2. Pass legislation to give law enforcement better anti-corruption tools: We are also seeking legislation to advance our ability to fight corruption both here in the United States and abroad. The new legislative proposals would enhance the ability of our law enforcement officials to obtain information from domestic and foreign banks so they can investigate and prosecute money laundering. This will also allow the Justice Department to prosecute money laundering linked to a broader set of crimes, including ones that involve corrupt public officials.

    3. Approve eight tax treaties: Eight tax treaties have been awaiting Senate approval for several years. Without those treaties, U.S. officials don’t have a complete set of tools to fully investigate and crack down on tax evasion by Americans with offshore accounts, including secret Swiss bank accounts.

    4. Strengthen existing law to improve reciprocal transparency: In 2010, President Obama signed legislation that established the global standard for financial reporting by requiring foreign financial institutions to automatically report to the IRS information about financial accounts held by U.S. persons. But right now, the U.S. doesn’t provide the same information to its partners under this law that they provide to the United States. Congress can strengthen this law by requiring U.S. financial institutions to provide that information to our partners.

    https://www.treasury.gov/press-center/press-releases/Pages/jl0451.aspx

    https://www.justice.gov/opa/pr/justice-department-proposes-legislation-advance-anti-corruption-efforts

    [–] U.S. Losing Legitimacy as Corruption Fighter, Experts Say wyldcat 4 points ago in politics

    And yet they’re not, they’re actual experts.

    Maybe your feelings are the one in the wrong here?

    [–] U.S. Losing Legitimacy as Corruption Fighter, Experts Say wyldcat 55 points ago in politics

    The United States’ position as a global leader in fighting bribery is in danger of seriously eroding, with potentially nasty consequences for clean business dealings around the world.

    Anti-bribery organization Trace International on Thursday released the third edition of its Bribery Risk Matrix, which since 2014 has served as a bribery-risk scorecard. Traditionally clean countries like Sweden, New Zealand, Norway, Finland, and the United Kingdom crowd the top of the list. The United States ranks 16th, behind Germany, Canada, and Hong Kong.

    The U.S. ranking remains about where it was in previous reports, but the global perception is that the United States under the leadership of President Donald Trump no longer puts a premium on fighting bribery and corruption, said Alexandra Wrage, president of Trace.

    Since the late 1990s, “the U.S. has been seen as the engine for this global anti-corruption effort and it is really difficult to watch that being eroded,” Wrage said. “There is a very strong sense that the U.S. is squandering its leadership role on this issue because of the behavior of the administration with respect to conflicts of interest.”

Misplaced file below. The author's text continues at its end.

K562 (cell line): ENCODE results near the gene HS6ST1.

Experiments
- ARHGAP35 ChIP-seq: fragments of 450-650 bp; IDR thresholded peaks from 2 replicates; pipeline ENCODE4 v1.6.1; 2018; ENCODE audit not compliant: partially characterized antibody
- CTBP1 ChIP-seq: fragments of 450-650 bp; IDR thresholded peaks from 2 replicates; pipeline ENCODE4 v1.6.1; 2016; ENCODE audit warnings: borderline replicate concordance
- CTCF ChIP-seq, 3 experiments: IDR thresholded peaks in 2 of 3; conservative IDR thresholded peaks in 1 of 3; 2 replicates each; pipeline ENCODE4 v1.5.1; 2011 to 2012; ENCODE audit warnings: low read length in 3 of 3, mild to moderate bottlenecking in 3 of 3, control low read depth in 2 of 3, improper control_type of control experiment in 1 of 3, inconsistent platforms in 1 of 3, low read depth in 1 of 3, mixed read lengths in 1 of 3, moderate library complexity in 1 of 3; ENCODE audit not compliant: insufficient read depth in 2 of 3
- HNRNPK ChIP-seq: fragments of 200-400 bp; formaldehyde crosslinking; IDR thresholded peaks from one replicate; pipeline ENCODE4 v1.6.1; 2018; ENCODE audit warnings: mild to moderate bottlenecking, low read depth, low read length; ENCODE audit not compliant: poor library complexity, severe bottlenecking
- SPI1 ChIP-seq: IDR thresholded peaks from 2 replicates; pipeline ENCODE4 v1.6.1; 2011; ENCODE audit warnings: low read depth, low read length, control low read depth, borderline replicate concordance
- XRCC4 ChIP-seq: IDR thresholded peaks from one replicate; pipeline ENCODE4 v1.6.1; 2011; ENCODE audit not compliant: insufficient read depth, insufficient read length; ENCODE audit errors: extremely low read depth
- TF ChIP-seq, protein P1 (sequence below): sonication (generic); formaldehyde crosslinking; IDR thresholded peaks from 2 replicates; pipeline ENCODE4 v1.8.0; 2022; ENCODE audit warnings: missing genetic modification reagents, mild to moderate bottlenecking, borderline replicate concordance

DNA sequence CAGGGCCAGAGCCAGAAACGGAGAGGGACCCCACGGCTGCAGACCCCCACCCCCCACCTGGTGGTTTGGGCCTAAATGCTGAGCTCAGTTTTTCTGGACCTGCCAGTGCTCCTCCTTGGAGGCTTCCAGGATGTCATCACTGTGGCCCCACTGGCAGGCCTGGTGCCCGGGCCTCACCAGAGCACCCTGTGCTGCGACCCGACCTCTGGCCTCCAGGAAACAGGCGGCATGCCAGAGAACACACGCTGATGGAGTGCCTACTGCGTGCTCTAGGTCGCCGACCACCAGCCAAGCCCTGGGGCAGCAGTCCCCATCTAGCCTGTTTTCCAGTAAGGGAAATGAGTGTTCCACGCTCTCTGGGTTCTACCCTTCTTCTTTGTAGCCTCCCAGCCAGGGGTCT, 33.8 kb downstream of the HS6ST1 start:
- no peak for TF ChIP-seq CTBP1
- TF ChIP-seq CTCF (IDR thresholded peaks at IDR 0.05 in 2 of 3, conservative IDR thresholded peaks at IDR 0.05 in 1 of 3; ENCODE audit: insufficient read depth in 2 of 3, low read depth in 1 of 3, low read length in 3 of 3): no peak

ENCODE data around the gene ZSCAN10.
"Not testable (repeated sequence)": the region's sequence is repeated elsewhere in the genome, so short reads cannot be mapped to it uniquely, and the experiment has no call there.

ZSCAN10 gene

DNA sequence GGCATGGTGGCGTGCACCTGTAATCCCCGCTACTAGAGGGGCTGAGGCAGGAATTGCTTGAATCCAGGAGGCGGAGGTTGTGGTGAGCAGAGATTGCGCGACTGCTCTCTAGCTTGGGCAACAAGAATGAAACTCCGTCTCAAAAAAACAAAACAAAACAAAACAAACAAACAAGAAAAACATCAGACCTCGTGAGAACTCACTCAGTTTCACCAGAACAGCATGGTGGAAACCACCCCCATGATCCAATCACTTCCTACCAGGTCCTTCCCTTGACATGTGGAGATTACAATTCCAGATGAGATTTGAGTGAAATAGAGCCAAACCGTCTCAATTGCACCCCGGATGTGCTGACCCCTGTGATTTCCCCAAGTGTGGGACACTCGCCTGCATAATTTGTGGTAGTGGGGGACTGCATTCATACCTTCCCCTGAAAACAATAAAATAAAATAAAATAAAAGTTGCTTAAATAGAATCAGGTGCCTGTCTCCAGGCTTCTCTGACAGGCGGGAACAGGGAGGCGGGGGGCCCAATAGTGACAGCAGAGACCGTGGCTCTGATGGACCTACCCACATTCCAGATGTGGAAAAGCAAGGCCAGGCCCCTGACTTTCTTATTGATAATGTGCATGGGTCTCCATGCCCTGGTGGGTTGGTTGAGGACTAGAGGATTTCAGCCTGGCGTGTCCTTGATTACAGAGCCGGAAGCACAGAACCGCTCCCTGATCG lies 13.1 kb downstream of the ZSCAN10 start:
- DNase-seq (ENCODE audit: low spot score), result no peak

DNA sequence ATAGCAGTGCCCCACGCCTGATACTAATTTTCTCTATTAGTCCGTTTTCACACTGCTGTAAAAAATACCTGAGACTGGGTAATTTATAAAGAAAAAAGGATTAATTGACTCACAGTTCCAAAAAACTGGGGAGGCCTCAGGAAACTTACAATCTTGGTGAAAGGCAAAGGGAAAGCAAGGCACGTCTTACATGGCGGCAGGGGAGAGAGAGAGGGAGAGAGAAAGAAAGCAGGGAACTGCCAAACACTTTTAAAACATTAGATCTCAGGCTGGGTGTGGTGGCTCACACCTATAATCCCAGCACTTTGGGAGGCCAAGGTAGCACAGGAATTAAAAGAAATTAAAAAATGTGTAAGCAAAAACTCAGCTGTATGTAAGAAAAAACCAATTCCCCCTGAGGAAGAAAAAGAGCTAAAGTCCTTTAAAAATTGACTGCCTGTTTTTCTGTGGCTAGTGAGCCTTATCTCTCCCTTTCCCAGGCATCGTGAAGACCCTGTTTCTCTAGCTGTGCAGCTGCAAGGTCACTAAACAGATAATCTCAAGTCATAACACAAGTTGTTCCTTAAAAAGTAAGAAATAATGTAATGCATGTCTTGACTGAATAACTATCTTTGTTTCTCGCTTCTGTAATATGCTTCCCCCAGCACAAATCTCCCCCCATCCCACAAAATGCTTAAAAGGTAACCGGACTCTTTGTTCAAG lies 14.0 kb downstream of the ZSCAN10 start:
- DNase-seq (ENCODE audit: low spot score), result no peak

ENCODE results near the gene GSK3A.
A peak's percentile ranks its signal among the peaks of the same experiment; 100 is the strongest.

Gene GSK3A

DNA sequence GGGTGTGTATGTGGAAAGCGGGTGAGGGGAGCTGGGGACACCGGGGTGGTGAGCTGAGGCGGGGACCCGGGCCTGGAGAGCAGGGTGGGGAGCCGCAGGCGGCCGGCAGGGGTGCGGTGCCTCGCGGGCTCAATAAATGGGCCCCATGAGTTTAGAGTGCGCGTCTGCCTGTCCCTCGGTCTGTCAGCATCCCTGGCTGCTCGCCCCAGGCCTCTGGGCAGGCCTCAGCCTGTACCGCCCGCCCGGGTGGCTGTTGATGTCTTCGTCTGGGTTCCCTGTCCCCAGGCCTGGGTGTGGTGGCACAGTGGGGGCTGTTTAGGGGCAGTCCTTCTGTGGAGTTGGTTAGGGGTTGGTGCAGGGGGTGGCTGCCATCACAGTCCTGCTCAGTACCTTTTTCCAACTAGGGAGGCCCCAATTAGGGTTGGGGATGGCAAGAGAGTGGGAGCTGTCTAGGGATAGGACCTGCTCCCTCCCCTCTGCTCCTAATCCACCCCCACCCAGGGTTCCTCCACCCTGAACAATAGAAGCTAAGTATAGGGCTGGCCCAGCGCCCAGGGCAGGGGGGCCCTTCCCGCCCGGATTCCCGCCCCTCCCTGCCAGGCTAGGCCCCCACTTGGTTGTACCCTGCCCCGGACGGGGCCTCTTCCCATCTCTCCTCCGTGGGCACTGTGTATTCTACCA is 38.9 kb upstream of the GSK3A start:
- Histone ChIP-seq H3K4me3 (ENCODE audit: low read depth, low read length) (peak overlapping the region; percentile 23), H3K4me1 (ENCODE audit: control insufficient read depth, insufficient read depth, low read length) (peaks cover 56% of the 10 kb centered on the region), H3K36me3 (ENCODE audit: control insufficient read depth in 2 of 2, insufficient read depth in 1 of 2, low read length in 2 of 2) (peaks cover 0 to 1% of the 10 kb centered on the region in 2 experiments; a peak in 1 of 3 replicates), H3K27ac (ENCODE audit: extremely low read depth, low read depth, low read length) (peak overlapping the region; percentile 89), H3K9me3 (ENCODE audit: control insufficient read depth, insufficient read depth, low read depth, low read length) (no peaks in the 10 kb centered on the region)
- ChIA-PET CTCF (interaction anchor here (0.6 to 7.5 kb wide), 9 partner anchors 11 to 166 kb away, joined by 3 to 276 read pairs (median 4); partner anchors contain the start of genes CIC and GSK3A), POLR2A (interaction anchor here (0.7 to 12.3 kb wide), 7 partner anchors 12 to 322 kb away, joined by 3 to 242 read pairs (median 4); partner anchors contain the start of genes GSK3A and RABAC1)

Those perceptions, she said, are fanned by things like the president profiting from his office — a seeming violation of the Constitution’s emoluments clause.

    Though an increase or decrease in bribery at any level is extremely difficult to measure, Wrage said, the study aims to identify factors that enable it. Those include poor enforcement of laws against bribery, a lack of transparency when it comes to governmental functions and potential conflicts of interest, and factors that might limit the ability of civil society and institutions not only to identify and report corruption, but also to express dissatisfaction through protest.

    Some of those risks seem to be growing in the United States this year. Since taking office, the Trump administration canceled ethics training for White House staff and eliminated an anti-corruption rule meant to make it hard for U.S. energy companies to pay foreign governments. Soon after taking office, Trump reportedly railed against anti-bribery rules for U.S. companies.

    And that, in turn, isn’t helping the fight against bribery and in favor of transparency overseas. When Cambodian Prime Minister Hun Sen’s son Hun Manith drew criticism for successive appointments as general director of the Defence Ministry’s Military Intelligence Department and a lieutenant general in the Cambodian armed forces, a government spokesman dismissed concerns — by citing the example of the U.S. president.

    “When Donald Trump became president, did he ask all his children to resign from all their businesses and not promote them to have any roles?” he asked a reporter.

    That worries Wrage, who spends about half her year outside the United States trying to beef up standards and rules against bribery.

    “I don’t know how you restore [legitimacy] again once it’s lost,” she said. Before, in other countries, reformers would use U.S. pressure to jump-start their own efforts to fight bribery. “Now, you really do find people rolling their eyes and kind of saying, ‘Who are you to tell us?’”